A case of mistaken identity takes Timmy Mowafi into deep, dark places...
I’m with a friend, sitting with my legs crossed and my arms spread out on a bench, minding my own business outside a gig at Rawabet Theatre, smoking a cigarette and enjoying some mind blowing music. Electronic producers Wetrobots, Bikya and Diamond Version from Germany were performing together and it was something I was really looking forward to. A guy runs up to me excitedly:
“You’re Mashrou Leila right?”
I have no idea what he is saying; I look back at him blankly.
“Eh? No…no, I don’t think so what… What’s that?”
“You’re in Mashrou Leila sa7?”
I use my poor translation skills to comprehend that he is not talking about “grilled night.” Why would he be asking me about “grilled night”? Eventually I realised that he wasn’t saying “mashwy” and the words “Mashrou Leila” finally rang a bell; they’re a band from Lebanon.
“No, sorry, mate. I’m not.”
“Hmm, but you’re in a band, right? I’ve seen you before somewhere!”
“I mean I started produ…”
“No, it’s you. It’s definitely you!”
I contemplate making up a band to fuck with him but think it’s too much hassle and I wanted to catch the rest of the performance. So I leave it be, and explain to him nicely that I’m not in a band. He walks off, unconvinced.
Just when I’m about to get up to go re-join the head-banging crowd inside, as the music gets better and better, the Mashrou Leila fan comes running back visibly nervous and stuttering.
“Ahhh, it is you. You’re Hamed from Mashrou Leila! You’re the lead singer of Mashrou Leila!”
I’m getting kind of agitated at this point, but he’s being pretty persuasive. Maybe I am the lead singer of Mashrou Leila? A band, which I’ve never heard or seen in my life. You know what? I think I’ll just amuse him and myself for a bit.
“Yeah, yeah okay, it is me.”
“So your first album, look, I mean don’t mean to offend you, but I didn’t really like it, it wasn’t my kind of music to be honest.”
I did actually feel quite offended, that’s kind of rude… No, no, wait Timmy. You’re not actually the lead singer of a Lebanese band you’ve never heard. Chill. So I reply.
“Yeah. It was… shit.”
He carries on with a commentary on Mahrou Leila’s entire discography, as I sit there trying to embody the character of a man I’ve never seen. Yeah, I bet he sits like this, and never makes eye contact. Yeah… I’m getting the hang of this whole being Hamed from Mashrou Leila thing.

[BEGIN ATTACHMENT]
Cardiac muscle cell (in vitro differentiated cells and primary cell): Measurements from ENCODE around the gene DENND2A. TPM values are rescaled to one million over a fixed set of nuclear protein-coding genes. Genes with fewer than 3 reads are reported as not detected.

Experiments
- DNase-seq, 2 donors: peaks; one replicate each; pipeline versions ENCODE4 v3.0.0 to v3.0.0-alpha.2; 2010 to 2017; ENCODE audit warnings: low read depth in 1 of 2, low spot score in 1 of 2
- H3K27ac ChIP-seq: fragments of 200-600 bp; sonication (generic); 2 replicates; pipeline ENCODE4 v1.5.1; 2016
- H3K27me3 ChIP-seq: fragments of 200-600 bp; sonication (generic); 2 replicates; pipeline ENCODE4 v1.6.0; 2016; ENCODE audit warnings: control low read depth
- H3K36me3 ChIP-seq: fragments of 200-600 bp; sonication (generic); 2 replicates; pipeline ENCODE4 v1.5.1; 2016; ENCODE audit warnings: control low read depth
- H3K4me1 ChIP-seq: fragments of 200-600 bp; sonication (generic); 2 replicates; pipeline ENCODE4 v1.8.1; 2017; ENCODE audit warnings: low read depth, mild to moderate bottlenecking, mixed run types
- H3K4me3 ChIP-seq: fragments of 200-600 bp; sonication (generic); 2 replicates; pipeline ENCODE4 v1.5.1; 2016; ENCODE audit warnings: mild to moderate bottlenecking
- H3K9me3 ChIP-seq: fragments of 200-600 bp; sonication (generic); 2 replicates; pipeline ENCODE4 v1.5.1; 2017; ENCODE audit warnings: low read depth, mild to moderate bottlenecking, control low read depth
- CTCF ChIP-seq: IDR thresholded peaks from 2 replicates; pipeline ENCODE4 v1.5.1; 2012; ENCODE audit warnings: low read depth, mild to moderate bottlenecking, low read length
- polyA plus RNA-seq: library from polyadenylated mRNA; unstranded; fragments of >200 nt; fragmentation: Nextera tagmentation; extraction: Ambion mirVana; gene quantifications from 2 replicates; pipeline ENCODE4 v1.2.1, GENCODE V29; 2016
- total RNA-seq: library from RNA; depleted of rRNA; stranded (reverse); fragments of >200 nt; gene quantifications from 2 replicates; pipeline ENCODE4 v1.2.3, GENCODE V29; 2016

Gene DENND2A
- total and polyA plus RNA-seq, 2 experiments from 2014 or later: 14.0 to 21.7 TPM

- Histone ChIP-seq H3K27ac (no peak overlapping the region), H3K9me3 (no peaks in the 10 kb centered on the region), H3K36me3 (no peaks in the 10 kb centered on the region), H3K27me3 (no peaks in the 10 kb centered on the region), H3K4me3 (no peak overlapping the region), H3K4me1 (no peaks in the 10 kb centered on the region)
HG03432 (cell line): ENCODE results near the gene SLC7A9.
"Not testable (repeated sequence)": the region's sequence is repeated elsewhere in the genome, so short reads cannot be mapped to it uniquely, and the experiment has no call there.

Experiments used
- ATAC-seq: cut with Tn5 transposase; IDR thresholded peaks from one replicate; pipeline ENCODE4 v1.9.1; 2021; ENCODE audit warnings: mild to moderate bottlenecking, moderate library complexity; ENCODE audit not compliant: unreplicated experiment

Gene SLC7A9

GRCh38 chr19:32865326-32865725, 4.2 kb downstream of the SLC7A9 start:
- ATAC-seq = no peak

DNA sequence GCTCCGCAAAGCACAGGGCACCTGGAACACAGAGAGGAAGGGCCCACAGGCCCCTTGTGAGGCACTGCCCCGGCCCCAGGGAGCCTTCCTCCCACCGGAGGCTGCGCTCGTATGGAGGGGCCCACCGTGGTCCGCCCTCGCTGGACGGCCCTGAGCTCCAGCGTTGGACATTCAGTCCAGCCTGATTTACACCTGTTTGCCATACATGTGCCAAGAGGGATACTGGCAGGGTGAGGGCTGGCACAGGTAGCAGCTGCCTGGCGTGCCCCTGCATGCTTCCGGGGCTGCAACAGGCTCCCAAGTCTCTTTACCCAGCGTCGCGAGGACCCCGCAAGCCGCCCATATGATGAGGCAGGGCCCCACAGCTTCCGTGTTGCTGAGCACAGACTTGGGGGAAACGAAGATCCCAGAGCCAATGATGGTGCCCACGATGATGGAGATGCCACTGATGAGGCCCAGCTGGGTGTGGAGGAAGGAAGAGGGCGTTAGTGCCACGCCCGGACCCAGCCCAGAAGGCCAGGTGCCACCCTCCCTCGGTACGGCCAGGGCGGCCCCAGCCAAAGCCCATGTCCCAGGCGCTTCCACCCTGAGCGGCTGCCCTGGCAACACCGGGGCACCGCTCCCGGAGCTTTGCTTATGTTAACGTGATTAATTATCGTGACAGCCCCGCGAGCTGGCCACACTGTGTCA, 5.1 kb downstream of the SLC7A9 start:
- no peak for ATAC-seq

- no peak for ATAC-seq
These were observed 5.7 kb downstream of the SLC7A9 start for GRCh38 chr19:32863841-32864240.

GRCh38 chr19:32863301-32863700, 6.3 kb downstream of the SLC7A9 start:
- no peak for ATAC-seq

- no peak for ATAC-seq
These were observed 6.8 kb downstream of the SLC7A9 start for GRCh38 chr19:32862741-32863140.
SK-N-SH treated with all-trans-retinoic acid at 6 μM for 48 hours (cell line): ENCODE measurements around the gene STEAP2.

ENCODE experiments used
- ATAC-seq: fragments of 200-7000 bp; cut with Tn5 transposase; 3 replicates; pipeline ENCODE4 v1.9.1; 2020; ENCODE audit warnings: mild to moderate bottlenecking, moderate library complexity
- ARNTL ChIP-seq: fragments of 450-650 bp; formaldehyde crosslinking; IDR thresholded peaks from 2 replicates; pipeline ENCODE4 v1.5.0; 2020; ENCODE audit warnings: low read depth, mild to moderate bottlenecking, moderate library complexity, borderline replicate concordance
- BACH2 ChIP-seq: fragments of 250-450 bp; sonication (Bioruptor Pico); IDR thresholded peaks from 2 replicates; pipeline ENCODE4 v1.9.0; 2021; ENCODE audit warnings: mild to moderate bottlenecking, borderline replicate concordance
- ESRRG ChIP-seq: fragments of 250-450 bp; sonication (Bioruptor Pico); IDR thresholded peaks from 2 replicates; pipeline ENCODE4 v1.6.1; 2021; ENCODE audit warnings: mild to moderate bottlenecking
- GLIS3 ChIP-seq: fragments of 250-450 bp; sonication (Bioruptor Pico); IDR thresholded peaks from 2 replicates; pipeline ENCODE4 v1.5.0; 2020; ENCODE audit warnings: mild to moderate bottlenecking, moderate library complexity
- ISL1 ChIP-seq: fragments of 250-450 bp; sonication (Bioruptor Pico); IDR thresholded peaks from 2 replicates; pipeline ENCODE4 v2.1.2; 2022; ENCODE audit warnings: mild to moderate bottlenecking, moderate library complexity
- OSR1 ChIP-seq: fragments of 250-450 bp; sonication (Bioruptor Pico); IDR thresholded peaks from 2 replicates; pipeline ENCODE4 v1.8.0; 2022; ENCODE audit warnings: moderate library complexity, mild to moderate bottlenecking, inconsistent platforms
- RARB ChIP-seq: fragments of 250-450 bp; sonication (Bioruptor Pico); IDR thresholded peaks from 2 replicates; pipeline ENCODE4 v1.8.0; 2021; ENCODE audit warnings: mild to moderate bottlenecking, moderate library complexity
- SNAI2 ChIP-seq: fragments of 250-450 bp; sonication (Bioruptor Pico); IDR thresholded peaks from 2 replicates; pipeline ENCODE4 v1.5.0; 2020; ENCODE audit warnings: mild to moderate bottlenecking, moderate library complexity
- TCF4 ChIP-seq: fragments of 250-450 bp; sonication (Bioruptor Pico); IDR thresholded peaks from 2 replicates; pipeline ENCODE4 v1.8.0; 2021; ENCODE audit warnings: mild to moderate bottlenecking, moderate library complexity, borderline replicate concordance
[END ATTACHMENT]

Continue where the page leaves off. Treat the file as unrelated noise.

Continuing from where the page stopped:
“But your second album, wow man, it was amazing, I loved…”
I cut him off.
“No, nope. You know what? Even our second album was pretty shit. To be fair, I think all the music I make is absolutely shit.”
My fan laughs.
“Ahhh you’re being shitty right, because I said that…”
I cut him off again.
“No, really I don’t even like music… I ONLY DO IT FOR THE MONEY.”
“Even your first album?” he said with a disheartened look on his face.
“YES. Even my first album, I just did it for the money. I am really quite sick and tired of this life. Hala wala, shipsy, ca va?” said Hamed from Mashrou Leila who I had already transformed into.
He gets really nervous again.
“I’m sorry, I’m sorry. I don’t know how your fans usually talk to you. I’m so glad you decided to stay in Egypt!”
“Yeah, yeah, I’m really enjoying it here,” I say bloodily, looking into the distance, while messing with my hair and messaging my fake agent on my Blackberry.
At this point, I realise I’m going to crack, so I turn away from him and pretend I am too busy being Hamed from Mashrou Leila to answer his questions. I turn back to see if he’s still there, he is still behind me, staring. I ask him if he wants my autograph.
“No, no. I don’t want to bother you.”
Well, it’s a bit late for that, I think, and fuck knows what I would have written if he’d actually said yes. He walks away, staring at me the whole time. I realise that I’m in a slight predicament of having to keep up this charade of being Hamed from Mashrou Leila for the rest of the night. It’s hard enough being someone else, let alone someone who you’ve never seen before.
I walk around trying to avoid him, which meant I missed most of the performance I was there for in the first place, racking my brain for an explanation as to why Hamed from Lebanese band Mashrou Leila would be at an underground gig with German techno music in downtown Cairo. Shouldn’t he be on stage? On the top balcony? What do I do?
I waste my whole night Wikipedia-ing the lead singer of Mashrou Leila trying to find out any actual information about the band, in case he talks to me again.
Five minutes after the gig, I’m back outside having a smoke. I see my fan in my peripheral vision talking to another guy. I duck out of distance and overhear their conversation…
“I know you! You’re Hamed from Mashrou Leila right?”